Fear started to creep in during that transition phase, the most intense part of labor, and the question racing in my head was, “How much worse is it going to get?” That unknown had me nearly convinced I couldn’t do it. I was on the verge, and I asked for pain medication. My husband and doctor were so encouraging about how close I was that it was easy to decide to keep going. The exchange went something like this:
Me: “I can’t do it.”
I hadn’t heard that little gem before, and I really liked that idea. I went with it. I knew what I was up against! I remembered that my body knew what to do, the fear passed and the baby was born within 10 minutes.
I was so focused on the emergence of my son that time and space slipped away until my visualization of him arriving actually happened, following three pushes in less than seven minutes. Was I hypnotized? Maybe! We had a brief delay while the doctor unwrapped the umbilical cord from around his neck, but all was smooth and an overwhelmingly positive birth experience with an adorable baby boy.
Second births may always be easier than firsts, since the body has gone through it before and the trail is blazed, if you will, but there is still a new miraculous journey every time. My third childbirth, for my almost six-month-old son, also clocked in at about four hours. It was natural, too, and prompted the delivery nurse to remark “What an amazing birth!”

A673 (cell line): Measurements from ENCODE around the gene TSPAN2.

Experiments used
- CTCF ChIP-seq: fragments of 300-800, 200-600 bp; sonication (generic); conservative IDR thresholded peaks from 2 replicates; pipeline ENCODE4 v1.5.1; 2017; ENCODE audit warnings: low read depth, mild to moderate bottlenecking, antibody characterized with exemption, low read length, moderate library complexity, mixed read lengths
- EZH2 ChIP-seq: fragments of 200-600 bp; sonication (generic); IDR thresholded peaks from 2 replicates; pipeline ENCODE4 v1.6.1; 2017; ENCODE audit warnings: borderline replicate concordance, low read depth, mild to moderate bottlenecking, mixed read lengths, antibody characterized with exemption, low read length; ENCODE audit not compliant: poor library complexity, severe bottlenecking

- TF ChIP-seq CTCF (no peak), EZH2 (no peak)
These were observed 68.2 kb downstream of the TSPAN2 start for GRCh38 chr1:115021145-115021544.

Many medical interventions save lives in the multitude of circumstances where things go wrong. But I turned to mine during my first birth out of a deep fear that wasn’t necessary.
I don’t think there is such a thing as a painless childbirth, or one that is not fraught with the worries, hopes, wishes and most paramount concern of a brand new life. But, it can be relatively ‘easy’ if you replace fear with trust in yourself.
It doesn’t have to be a tale of terror. It is possible to feel ease instead of panic, which could be the core lesson of all the childbirth methods out there. Each positive birth story breaks the cycle. Do you have one?
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Get a behind-the-scenes look at the latest stories from CNN Chief Medical Correspondent, Dr. Sanjay Gupta, Senior Medical Correspondent Elizabeth Cohen and the CNN Medical Unit producers. They'll share news and views on health and medical trends - info that will help you take better care of yourself and the people you love.